In the final World Cup tech event before the Olympics next month in PyeongChang, South Korea, the fastest men’s and women’s slalom skiers descended on Stockholm, Sweden, to battle it out underneath the lights for the second city event of the season.
Notably absent from the start list was American Mikaela Shiffrin, who elected to skip the Stockholm event in favor of rest and training before flying to Korea. France’s Alexis Pinturault also skipped the event for similar reasons.
At the conclusion of the fast and furious event that saw exciting racing and a few strokes of bad luck by some of the top racers, Norway’s Nina Haver-Loeseth and Switzerland’s Ramon Zenhaeusern walked away with their first wins of the season. It was also the first win or podium of Zenhaeusern’s career.
“I’ve had a tough season so for me to get a little confidence boost before I go to Korea is a nice feeling,” said Haver-Loeseth. “I needed this and I’m going to cherish this little extra confidence as long as I can and hopefully just continue to start letting go a little bit more and push the gas.”
Haver-Loeseth beat out Swiss star Wendy Holdener in the final after Holdener flew too far off of a mid-course jump and nearly spun out of the course. It was an unexpected end to the final as Holdener had led the Norwegian comfortably until her untimely error.
“I’m not sure,” Holdener recounted. “I think I had a big speed and I just jumped too far and it was too much so I had to brake and was lucky to stay in the course. Big mistake.”
In the small final, Slovakia’s Petra Vlhova defeated Sweden’s Frida Hansdotter to take third place.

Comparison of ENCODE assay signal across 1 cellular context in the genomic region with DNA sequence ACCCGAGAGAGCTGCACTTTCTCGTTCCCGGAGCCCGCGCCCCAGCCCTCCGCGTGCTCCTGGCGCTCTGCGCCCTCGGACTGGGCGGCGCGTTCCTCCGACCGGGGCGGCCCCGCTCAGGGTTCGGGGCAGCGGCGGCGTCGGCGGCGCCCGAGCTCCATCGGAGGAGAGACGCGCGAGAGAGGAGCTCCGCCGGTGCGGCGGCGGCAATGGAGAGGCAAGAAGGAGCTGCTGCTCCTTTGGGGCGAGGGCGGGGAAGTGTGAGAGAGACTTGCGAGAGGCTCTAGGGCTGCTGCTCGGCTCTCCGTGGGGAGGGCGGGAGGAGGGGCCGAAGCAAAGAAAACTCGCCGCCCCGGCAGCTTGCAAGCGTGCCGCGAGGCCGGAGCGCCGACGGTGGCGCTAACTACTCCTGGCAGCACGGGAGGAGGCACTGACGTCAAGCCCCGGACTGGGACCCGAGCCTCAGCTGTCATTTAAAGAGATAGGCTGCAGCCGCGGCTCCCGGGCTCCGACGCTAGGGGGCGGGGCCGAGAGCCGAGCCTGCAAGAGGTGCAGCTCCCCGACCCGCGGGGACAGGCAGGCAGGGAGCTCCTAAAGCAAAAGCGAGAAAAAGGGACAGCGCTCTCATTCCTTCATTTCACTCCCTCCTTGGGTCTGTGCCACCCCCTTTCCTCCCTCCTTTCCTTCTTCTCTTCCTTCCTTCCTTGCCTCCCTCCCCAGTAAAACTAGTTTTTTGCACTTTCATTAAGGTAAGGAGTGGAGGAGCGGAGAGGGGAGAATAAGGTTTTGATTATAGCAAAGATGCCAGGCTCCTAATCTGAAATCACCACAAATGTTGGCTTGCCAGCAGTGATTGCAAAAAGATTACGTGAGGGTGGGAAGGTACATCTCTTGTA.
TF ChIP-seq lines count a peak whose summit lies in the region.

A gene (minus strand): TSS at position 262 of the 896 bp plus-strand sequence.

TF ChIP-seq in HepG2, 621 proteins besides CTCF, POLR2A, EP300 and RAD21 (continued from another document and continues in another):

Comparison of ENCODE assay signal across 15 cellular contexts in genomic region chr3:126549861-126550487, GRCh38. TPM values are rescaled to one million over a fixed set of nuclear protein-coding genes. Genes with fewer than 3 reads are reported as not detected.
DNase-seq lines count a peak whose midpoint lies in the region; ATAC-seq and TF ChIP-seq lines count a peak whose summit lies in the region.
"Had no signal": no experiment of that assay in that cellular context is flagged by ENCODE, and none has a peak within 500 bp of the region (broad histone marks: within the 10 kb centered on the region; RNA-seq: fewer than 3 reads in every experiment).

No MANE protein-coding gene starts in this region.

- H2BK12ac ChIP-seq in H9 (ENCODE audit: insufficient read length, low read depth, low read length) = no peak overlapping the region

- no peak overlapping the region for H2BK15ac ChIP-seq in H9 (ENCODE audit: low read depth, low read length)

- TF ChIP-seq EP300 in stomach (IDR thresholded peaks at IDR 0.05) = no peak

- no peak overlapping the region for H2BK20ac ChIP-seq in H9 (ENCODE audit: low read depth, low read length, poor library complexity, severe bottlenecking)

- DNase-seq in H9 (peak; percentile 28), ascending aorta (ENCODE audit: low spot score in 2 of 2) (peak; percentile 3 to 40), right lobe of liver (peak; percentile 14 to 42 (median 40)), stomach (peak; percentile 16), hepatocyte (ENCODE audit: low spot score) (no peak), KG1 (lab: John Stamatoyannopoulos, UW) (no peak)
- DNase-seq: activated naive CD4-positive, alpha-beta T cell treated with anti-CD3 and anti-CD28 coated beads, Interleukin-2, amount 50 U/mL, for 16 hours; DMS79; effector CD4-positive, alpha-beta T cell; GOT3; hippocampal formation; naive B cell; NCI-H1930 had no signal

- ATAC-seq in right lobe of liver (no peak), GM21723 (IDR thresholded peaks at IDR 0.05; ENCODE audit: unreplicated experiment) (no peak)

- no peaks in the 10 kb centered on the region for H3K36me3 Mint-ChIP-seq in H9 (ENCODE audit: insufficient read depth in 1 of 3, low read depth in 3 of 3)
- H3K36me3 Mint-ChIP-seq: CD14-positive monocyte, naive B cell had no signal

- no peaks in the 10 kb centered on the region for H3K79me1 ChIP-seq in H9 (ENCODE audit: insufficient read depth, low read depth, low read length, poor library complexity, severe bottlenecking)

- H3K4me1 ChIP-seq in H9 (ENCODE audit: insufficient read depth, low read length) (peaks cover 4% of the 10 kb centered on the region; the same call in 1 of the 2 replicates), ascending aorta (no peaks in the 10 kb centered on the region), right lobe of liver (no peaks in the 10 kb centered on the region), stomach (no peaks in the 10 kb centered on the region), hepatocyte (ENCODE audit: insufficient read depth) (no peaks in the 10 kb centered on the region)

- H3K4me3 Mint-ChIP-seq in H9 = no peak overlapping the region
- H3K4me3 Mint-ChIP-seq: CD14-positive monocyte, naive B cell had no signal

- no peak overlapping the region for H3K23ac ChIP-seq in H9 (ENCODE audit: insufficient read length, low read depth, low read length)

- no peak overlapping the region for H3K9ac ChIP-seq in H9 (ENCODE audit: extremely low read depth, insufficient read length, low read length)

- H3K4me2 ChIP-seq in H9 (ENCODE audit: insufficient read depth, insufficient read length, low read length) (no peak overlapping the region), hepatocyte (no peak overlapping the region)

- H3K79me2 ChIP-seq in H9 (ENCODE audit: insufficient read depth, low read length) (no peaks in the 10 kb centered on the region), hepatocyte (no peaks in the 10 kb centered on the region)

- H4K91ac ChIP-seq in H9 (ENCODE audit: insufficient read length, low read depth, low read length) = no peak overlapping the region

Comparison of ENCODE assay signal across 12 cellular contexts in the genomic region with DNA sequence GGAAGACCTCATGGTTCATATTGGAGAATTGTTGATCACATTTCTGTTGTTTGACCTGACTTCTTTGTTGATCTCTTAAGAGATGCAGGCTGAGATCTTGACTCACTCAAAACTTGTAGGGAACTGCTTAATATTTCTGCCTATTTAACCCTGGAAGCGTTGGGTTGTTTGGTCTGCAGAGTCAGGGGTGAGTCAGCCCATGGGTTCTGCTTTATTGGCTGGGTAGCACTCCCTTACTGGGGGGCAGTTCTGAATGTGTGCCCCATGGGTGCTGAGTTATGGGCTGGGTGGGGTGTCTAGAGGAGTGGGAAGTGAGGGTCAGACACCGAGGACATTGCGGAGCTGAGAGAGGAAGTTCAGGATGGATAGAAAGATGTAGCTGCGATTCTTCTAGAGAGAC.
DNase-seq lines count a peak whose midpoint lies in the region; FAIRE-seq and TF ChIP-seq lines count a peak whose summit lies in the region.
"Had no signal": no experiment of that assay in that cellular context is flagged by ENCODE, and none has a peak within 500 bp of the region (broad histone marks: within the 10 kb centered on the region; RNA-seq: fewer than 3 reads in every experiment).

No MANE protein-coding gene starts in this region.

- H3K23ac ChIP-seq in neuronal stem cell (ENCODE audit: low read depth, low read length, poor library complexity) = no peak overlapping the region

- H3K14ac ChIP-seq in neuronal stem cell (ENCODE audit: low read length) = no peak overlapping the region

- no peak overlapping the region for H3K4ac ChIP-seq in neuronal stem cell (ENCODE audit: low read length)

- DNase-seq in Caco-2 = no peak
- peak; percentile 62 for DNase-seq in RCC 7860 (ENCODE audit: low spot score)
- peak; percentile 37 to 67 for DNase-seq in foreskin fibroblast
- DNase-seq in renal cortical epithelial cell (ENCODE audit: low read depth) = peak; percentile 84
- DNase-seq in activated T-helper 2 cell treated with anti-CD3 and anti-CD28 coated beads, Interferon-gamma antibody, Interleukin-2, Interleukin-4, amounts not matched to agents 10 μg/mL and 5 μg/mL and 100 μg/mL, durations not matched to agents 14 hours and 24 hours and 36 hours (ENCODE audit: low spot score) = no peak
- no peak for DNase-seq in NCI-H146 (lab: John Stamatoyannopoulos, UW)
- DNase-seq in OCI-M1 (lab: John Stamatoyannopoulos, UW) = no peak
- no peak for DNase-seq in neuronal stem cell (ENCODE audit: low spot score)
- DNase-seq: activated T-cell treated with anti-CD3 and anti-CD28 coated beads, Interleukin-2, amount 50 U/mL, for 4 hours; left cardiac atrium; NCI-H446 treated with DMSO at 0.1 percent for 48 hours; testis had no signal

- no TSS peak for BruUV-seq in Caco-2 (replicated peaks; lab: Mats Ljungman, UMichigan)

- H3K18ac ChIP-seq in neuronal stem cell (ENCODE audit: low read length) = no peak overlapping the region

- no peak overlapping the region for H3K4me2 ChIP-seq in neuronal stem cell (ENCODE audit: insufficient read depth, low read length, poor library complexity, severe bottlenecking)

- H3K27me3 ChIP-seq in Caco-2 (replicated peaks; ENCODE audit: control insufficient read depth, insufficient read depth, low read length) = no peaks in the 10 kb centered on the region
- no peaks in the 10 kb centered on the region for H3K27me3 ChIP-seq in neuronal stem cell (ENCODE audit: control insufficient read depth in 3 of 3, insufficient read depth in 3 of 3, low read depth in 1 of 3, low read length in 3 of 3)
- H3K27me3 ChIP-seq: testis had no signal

The men’s race was equally as surprising as the tall Zenhaeusern took on and defeated the almost-as-tall Andre Myhrer of Sweden in the finals with the Swedish crowd fully backing his rival.
“It’s crazy,” Zenhaeusern said. “It’s a dream come true. I’ve always skied to win a World Cup race. It’s amazing and I think not too many people would have thought that I will achieve that, it’s unbelievably crazy. It’s my first city event participation and first win. I trained (parallel) once after Schladming last week and yesterday so twice I’ve trained it.”
With Zenhaeusern’s relative newcomer status to the World Cup compared to Myhrer, who is a well-established veteran on the circuit, the Swiss shared a moment with the press following the race that will bring a smile to many of the Swede’s fans.
“Myhrer was always my idol because he’s also tall like me,” he shared. “Seven or eight years ago he trained in the same place as me and my father. I was too shy to say hello to him. It’s a funny story that seven years after I ski against him. I’m not shy anymore!”
In the men’s small final, Germany’s Linus Strasser, who won this event last year, defeated Switzerland’s Luca Aerni for third place.
The World Cup now heads to Garmisch-Partenkirchen, Germany, for women’s downhill racing Feb. 3-4 for the final races before the Olympic break.
Top Four Women
- Nina Haver-Loeseth (NOR) – Rossignol/Lange/Look
- Wendy Holdener (SUI) – Head/Head/Head
- Petra Vlhova (SVK) – Rossignol/Rossignol/Look
- Frida Hansdotter (SWE) – Rossignol/Rossignol/Look
Top Four Men
- Ramon Zenhaeusern (SUI) – Rossignol/Rossignol/Look
- Andre Myhrer (SWE) – Head/Head/Head
- Linus Strasser (GER) – Rossignol/Rossignol/Look
- Luca Aerni (SUI) – Salomon/Salomon/Salomon
Official Women’s Results
Official Men’s Results